They never really seemed real, and were something we joked about, like
This was gripping and heartbreaking in a way that reminded me of "The Spirit Catches You and You Fall Down" (a completely unrelated book). You can see these trains very slowly but surely headed toward each other, or off the track - whatever metaphor you want. You can see why people would come to the conclusions that they do based on their experiences, and indeed you wouldn't expect them to come to any other conclusion, but it's still rough to watch them careen off track.
Lafayette and Pharoah. What strong names. What hope in those names. What promise. Their mom did everything she could, from the moment of their births, to show her sons what they meant to her.

La-Jo (this was an audible book, so I may be misspelling her name) Rivers had her first child at 14, and went on to have 7 more. This book focuses on her middle boys and the hope she holds for them to have a different life. A life outside the Henry Horner Homes in the projects of Chicago.

This book is a comm
Apr 27, 2007 suzy rated it 3 of 5 stars  ·  review of another edition
Recommends it for: teachers, social workers, medical workers, those interested in poverty issues
A sad look as Chicago's west side projects (Robert Taylor) and a couple kids growing up there in the 1980's. The projects have since been torn down, but looked like this:

I remember living near them for a summer and driving by them and being creeped out! I recall in the summer of '85 a toddler was raped and thrown off the roof to her death and that story only got a couple lines in the paper.
Ellen Kobe
Technically speaking, there are a lot of children here. Here, being the Henry Horner Homes, the Chicago Housing Authority’s public housing project where the majority of Alex Kotlowitz’s non-fiction book “There Are No Children Here” takes place. In Henry Horner, there are babies, toddlers and teenagers. And there are also adolescents, such as Lafeyette and Pharaoh Rivers, the two young boys Kotlowitz profiles from the years 1987 to 1989. Children appear everywhere in the book — they’re inside the ...more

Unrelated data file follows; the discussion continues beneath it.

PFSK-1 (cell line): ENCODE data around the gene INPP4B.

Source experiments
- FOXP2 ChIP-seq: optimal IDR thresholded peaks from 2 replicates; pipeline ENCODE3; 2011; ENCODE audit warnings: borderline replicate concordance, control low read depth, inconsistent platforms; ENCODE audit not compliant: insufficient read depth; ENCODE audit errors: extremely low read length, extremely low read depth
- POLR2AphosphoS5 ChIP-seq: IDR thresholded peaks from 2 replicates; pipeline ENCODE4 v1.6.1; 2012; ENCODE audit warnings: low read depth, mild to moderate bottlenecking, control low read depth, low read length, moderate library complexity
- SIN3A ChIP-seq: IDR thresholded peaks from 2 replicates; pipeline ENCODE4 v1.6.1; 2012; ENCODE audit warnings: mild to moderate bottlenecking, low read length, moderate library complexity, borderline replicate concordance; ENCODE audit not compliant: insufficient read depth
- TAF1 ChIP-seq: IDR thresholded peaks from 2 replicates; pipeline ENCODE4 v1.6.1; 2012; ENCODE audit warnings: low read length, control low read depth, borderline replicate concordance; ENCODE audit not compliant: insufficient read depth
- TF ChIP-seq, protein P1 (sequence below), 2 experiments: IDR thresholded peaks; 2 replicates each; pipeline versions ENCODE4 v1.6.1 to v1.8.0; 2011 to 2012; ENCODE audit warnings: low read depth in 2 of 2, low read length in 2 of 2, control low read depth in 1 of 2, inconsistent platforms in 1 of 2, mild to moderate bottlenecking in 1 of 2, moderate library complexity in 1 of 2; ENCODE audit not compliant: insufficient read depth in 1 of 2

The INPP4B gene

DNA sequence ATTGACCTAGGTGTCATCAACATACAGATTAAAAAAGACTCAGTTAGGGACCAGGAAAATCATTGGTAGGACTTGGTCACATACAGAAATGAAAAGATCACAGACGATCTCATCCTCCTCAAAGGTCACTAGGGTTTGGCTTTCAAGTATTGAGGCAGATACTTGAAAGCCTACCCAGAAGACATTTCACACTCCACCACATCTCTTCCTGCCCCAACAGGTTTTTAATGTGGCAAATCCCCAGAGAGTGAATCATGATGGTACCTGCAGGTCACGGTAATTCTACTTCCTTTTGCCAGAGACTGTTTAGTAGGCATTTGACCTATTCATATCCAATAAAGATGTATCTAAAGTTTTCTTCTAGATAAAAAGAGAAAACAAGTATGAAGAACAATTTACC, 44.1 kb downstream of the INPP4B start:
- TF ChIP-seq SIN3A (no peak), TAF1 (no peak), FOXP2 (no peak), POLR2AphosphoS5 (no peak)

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there are no childhere 1 37 Mar 31, 2009 07:36PM  
  • Rachel and Her Children: Homeless Families in America
  • American Dream: Three Women, Ten Kids, and a Nation's Drive to End Welfare
  • Our America
  • Making the Second Ghetto: Race and Housing in Chicago 1940-1960
  • The Other America: Poverty in the United States
  • City of the Century: The Epic of Chicago and the Making of America
  • Chicago: City on the Make
  • Boss: Richard J. Daley of Chicago
  • Promises I Can Keep: Why Poor Women Put Motherhood Before Marriage
  • Flat Broke with Children: Women in the Age of Welfare Reform
  • Unequal Childhoods: Class, Race, and Family Life
  • Heat Wave: A Social Autopsy of Disaster in Chicago
  • Off the Books: The Underground Economy of the Urban Poor
  • A Hope in the Unseen: An American Odyssey from the Inner City to the Ivy League
  • The Plan of Chicago: Daniel Burnham and the Remaking of the American City
  • Whatever It Takes: Geoffrey Canada's Quest to Change Harlem and America
  • American Apartheid: Segregation and the Making of the Underclass
  • No Shame in My Game: The Working Poor in the Inner City
Between writing books on urban affairs and society, Alex Kotlowitz has contributed to "The New York Times Magazine", "The New Yorker" and public radio’s "This American Life". Over the past three years, he has produced three collections of personal narratives for Chicago Public Radio: "Stories of Home," "Love Stories" and "Stories of Money." Stories of Home was awarded a Peabody. H
More about Alex Kotlowitz...
The Other Side of the River: A Story of Two Towns, a Death, and America's Dilemma Never a City So Real: A Walk in Chicago The Spelling Bee Division Street: America LaPorte, Indiana

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“If I had one wish I’d wish to separate all the good from the bad and send them to another planet so they could battle it out and no innocent people would get hurt,” James mused.” 0 likes
“What happens to a dream deferred? Does it dry up like a raisin in the sun? Or fester like a sore— And then run? Does it stink like rotten meat? Or crust and sugar over— like a syrupy sweet? Maybe it just sags like a heavy load. Or does it explode? —LANGSTON HUGHES” 0 likes